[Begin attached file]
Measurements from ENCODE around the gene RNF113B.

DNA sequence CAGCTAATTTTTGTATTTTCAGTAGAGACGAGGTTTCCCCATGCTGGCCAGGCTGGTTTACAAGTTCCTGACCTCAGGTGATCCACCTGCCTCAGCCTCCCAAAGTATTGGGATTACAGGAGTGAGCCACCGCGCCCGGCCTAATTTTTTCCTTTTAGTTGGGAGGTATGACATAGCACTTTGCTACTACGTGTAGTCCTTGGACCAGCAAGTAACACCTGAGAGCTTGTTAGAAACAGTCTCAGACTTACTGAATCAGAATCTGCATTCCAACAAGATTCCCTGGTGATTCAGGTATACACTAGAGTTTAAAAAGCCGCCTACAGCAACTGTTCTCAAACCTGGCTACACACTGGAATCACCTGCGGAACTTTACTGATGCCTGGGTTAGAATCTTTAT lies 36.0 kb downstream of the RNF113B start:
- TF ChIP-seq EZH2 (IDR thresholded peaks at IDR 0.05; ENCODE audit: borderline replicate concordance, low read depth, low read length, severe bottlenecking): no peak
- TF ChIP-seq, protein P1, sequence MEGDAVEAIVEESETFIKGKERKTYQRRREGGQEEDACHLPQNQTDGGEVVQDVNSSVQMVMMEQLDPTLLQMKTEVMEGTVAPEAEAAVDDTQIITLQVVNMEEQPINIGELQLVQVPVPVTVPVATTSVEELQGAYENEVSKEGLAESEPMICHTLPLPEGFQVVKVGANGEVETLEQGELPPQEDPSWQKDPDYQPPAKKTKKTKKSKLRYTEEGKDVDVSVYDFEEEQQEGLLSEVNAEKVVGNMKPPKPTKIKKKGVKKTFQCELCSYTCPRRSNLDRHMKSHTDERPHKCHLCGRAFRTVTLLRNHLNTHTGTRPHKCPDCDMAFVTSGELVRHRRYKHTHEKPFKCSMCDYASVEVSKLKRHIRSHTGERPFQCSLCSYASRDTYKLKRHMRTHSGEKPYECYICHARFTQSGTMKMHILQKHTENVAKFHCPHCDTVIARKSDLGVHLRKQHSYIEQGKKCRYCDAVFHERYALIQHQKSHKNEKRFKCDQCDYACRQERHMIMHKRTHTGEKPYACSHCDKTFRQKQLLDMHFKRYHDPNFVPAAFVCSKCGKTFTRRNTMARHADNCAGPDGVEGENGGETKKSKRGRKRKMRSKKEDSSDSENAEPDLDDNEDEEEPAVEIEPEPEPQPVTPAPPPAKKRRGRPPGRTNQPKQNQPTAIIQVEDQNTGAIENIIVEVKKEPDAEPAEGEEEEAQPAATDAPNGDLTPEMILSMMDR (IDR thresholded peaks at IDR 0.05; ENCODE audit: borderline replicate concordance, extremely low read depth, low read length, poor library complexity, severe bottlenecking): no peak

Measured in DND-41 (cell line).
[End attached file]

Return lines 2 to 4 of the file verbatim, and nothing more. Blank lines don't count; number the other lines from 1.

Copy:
DNA sequence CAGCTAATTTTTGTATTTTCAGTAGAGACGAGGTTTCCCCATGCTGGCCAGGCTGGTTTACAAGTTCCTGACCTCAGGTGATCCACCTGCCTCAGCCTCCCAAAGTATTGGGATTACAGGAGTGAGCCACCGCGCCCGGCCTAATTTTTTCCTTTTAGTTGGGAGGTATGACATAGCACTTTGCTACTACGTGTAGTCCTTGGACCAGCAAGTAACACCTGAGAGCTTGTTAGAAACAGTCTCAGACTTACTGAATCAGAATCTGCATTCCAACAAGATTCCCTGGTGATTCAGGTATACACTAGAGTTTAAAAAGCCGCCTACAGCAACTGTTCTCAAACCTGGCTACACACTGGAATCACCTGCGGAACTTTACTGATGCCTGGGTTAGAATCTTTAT lies 36.0 kb downstream of the RNF113B start:
- TF ChIP-seq EZH2 (IDR thresholded peaks at IDR 0.05; ENCODE audit: borderline replicate concordance, low read depth, low read length, severe bottlenecking): no peak
- TF ChIP-seq, protein P1, sequence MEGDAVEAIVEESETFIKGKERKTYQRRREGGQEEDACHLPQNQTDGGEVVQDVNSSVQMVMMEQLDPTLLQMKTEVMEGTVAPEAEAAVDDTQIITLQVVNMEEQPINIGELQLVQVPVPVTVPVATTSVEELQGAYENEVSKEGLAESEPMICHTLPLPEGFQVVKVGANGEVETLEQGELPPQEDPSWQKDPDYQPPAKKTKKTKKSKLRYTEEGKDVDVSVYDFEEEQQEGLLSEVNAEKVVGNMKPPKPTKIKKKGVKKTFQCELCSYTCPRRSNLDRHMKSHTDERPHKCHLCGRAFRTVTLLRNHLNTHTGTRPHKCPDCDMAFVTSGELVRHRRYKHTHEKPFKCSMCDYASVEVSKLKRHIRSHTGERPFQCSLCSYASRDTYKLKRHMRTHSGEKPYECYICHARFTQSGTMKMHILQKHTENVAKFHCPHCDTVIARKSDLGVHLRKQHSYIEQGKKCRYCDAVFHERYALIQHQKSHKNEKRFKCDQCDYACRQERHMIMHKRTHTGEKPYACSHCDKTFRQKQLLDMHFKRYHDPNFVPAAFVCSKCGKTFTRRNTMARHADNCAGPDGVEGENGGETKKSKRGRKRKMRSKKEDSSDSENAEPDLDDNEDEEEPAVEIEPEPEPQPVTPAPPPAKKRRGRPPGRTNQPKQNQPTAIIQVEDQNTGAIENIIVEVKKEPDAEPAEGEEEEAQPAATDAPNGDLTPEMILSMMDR (IDR thresholded peaks at IDR 0.05; ENCODE audit: borderline replicate concordance, extremely low read depth, low read length, poor library complexity, severe bottlenecking): no peak